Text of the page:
The Constitutional Court and its work

20 02 2019

Prachatai has an interesting story on the Constitutional Court, well worth reading in full.

The Constitutional Court hasn’t had so much politicized work to do under the military junta, so some have forgotten how central it was to undermining elected governments from 2007 to 2014 and evening engaging in what many saw as a judicial coup in 2008.

But it is the politicized Constitutional Court that now holds the fate of the Thai Raksa Chart Party in its tainted hands.

The Prachatai story includes brief details on some nine cases that have gone against pro-Thaksin Shinawatra parties.

This reminds us that there is a more detailed analysis of the Constitutional Court by Björn Dressel of the Australian National University and Khemthong Tonsakulrungruang of the Faculty of Law at Chulalongkorn University. Coloured Judgements? The Work of the Thai Constitutional Court, 1998–2016,” behind a paywall, is summarized:

Created in 1997 as part of a major constitutional reform, Thailand’s Constitutional Court has since become embroiled in several high-profile political controversies. Since the 2006 coup, because a number of such decisions have favoured one political camp and considering obvious close and long-standing relations between judges and political elites, questions have arisen about the court’s ability to act as an independent arbiter. Is this view justifiable? To answer that question, this article first analyses how the court has behaved across political administrations in 32 high-profile cases since 2001. It then turns to the socio-biographic profile of the bench, the politics of nominations and changes to its composition, particularly since 2006. Finally, the article considers data on participants in classes offered by the Constitutional Court, which makes it possible to better understand the links between Thai political and judicial networks. The analysis finds evidence of politically biased voting patterns and increasingly partisan nominations to the court, though formally appointment procedures are apolitical, which suggests the politicisation of the court and growing ties between judicial and political elites. These findings raise new questions about the public’s perception of the Constitutional Court’s legitimacy and prospects for the rule of law.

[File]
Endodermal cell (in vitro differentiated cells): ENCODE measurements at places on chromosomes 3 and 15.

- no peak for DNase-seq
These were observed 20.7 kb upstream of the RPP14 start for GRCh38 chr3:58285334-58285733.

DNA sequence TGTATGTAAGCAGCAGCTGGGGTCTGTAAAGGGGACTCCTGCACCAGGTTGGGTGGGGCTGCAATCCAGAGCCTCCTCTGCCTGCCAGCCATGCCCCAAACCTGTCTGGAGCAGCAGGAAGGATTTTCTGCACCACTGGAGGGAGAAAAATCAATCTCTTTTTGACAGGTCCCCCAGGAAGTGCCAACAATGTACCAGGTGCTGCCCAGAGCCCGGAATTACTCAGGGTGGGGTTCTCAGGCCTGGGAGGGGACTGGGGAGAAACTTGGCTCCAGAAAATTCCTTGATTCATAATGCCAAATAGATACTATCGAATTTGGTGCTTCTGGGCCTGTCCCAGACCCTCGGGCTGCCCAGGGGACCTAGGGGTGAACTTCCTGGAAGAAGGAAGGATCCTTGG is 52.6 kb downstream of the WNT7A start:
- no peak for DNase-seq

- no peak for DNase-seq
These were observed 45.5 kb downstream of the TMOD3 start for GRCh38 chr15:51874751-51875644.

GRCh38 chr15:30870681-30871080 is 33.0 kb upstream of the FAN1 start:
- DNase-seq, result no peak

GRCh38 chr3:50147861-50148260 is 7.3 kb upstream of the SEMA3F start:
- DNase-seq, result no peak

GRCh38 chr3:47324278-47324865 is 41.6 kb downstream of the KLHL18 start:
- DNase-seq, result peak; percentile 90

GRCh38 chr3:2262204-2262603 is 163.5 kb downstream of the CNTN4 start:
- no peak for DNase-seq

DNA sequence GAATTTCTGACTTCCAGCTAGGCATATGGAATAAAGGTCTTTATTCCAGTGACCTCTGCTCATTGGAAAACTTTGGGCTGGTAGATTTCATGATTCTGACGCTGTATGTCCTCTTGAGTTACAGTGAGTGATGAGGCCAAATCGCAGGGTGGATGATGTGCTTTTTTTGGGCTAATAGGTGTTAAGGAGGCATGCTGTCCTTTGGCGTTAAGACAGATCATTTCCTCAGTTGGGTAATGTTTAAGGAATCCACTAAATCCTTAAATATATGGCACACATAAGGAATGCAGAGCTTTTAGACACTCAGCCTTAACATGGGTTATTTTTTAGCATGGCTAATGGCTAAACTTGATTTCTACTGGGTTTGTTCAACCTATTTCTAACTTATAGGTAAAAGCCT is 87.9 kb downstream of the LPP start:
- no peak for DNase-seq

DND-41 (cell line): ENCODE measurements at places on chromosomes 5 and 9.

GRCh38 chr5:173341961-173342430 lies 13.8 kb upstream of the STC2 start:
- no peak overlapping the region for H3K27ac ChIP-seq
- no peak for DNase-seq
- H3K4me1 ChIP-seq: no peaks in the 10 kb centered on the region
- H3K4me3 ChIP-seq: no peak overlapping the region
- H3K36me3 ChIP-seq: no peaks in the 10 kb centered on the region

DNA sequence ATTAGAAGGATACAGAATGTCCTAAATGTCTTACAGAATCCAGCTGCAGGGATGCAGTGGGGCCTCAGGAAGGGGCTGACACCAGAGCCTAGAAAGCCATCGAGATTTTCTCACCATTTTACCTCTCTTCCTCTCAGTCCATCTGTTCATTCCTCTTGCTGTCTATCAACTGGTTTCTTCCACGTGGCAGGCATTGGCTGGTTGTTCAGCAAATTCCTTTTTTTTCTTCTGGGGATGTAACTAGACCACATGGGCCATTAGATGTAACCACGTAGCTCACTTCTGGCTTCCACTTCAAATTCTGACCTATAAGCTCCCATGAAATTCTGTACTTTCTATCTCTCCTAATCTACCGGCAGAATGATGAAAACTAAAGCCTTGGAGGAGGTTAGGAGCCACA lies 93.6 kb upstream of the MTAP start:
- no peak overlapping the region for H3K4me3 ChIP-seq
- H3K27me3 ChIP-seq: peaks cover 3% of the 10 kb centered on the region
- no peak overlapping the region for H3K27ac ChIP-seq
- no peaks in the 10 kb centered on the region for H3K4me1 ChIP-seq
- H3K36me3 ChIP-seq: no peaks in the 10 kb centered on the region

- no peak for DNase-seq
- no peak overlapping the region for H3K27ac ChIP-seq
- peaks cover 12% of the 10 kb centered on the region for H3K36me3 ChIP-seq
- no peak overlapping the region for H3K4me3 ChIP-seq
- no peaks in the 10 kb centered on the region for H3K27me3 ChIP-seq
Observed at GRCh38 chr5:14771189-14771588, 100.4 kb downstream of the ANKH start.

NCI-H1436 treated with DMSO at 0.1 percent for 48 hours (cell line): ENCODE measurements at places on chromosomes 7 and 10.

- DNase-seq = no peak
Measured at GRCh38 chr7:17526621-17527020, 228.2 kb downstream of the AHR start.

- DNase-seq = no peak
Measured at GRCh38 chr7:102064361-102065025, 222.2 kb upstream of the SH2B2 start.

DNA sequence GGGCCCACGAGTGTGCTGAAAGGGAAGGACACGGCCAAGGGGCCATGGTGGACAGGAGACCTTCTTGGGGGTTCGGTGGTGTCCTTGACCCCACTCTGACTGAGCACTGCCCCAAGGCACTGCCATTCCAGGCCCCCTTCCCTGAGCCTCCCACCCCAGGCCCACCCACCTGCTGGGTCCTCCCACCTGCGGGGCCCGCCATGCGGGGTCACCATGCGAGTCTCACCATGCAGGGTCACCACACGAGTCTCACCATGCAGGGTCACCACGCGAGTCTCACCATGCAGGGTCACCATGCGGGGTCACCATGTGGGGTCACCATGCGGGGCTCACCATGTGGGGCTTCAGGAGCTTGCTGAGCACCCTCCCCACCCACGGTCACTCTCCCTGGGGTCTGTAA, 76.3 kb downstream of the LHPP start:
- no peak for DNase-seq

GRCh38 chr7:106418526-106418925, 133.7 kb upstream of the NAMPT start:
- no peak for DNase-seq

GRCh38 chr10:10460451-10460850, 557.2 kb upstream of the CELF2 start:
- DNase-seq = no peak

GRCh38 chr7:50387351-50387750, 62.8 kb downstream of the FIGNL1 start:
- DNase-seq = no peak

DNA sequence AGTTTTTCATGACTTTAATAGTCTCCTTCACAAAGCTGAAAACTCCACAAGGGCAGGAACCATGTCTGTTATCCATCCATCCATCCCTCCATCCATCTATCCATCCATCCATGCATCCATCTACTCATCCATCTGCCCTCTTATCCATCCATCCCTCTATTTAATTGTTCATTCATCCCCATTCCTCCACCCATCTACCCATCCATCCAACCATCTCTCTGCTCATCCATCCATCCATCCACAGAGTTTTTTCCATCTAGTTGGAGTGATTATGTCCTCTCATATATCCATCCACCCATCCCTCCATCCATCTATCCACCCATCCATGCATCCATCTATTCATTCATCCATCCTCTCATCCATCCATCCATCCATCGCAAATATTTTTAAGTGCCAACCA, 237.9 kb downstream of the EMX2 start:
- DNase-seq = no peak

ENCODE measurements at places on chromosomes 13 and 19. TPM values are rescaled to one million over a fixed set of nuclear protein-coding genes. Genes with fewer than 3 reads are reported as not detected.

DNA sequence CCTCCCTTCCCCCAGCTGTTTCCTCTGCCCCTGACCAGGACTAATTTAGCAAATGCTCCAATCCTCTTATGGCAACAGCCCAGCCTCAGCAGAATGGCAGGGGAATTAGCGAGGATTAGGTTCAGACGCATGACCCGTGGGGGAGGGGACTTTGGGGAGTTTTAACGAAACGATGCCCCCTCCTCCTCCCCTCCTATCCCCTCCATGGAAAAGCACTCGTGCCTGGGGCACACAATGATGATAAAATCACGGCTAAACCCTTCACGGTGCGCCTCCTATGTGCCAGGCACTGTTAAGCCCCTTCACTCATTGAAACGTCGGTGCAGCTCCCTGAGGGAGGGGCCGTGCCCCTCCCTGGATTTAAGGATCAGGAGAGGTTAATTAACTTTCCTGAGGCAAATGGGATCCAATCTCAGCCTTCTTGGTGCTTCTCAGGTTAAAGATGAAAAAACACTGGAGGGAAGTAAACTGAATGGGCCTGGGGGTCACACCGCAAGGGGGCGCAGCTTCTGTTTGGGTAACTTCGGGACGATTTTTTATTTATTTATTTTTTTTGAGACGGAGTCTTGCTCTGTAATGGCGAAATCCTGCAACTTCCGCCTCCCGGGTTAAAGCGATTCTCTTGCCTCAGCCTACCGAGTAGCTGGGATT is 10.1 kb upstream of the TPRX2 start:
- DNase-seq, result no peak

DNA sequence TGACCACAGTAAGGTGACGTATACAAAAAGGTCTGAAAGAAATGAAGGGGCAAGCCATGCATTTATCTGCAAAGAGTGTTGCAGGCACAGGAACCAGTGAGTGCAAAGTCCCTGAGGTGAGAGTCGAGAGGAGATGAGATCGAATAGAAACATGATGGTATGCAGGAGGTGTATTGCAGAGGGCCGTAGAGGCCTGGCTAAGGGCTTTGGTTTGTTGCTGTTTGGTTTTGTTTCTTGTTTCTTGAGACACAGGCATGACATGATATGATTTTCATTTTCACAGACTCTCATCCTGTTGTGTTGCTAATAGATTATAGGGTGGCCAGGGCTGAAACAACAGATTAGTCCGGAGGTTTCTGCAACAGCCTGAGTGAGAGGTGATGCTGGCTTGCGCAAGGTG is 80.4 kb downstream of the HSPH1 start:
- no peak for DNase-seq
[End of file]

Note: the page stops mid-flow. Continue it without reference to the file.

Thai Raksa Chart is not in the hands of an unbiased, apolitical court. It is a court that has done the work of royalists, stunting the development of electoral politics.


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